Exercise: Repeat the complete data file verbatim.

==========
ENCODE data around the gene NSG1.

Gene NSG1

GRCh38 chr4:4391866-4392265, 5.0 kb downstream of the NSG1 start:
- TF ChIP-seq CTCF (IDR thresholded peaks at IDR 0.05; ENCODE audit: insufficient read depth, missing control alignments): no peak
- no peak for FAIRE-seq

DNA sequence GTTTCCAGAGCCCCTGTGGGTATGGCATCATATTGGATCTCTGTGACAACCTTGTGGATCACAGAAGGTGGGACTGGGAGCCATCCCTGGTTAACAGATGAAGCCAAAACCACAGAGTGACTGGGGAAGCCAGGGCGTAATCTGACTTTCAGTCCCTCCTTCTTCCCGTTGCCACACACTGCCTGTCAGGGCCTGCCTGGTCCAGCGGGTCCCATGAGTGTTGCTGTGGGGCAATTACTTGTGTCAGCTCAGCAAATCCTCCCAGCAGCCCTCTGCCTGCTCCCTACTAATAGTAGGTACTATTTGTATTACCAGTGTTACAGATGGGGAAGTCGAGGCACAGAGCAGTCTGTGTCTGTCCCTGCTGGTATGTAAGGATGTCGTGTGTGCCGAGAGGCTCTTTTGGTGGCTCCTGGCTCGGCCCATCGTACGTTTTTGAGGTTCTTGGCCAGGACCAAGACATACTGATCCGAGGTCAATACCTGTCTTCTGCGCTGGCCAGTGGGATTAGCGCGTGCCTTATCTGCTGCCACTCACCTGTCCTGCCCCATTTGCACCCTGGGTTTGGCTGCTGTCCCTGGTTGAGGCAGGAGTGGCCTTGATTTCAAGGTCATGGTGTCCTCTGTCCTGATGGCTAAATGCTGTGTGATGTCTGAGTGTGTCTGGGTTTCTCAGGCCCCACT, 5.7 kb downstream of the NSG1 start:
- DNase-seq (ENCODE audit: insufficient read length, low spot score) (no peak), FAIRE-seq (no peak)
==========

ENCODE data around the gene NSG1.

Gene NSG1

GRCh38 chr4:4391866-4392265, 5.0 kb downstream of the NSG1 start:
- TF ChIP-seq CTCF (IDR thresholded peaks at IDR 0.05; ENCODE audit: insufficient read depth, missing control alignments): no peak
- no peak for FAIRE-seq

DNA sequence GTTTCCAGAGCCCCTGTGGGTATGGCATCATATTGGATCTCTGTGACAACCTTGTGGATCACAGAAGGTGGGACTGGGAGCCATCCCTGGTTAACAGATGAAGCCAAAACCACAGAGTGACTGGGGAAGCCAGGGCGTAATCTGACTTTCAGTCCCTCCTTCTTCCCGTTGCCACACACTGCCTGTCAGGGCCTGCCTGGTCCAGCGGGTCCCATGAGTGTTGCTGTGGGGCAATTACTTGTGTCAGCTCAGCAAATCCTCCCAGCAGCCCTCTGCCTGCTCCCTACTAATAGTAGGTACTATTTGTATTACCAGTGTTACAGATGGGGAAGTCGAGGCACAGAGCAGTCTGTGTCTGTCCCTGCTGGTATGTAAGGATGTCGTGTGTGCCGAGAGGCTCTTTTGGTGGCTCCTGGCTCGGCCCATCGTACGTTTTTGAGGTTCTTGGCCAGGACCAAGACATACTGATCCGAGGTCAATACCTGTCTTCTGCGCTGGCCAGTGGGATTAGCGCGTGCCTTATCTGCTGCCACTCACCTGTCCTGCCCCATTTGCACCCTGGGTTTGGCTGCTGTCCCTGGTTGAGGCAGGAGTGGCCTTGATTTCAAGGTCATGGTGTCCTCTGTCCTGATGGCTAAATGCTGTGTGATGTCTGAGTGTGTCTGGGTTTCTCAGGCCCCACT, 5.7 kb downstream of the NSG1 start:
- DNase-seq (ENCODE audit: insufficient read length, low spot score) (no peak), FAIRE-seq (no peak)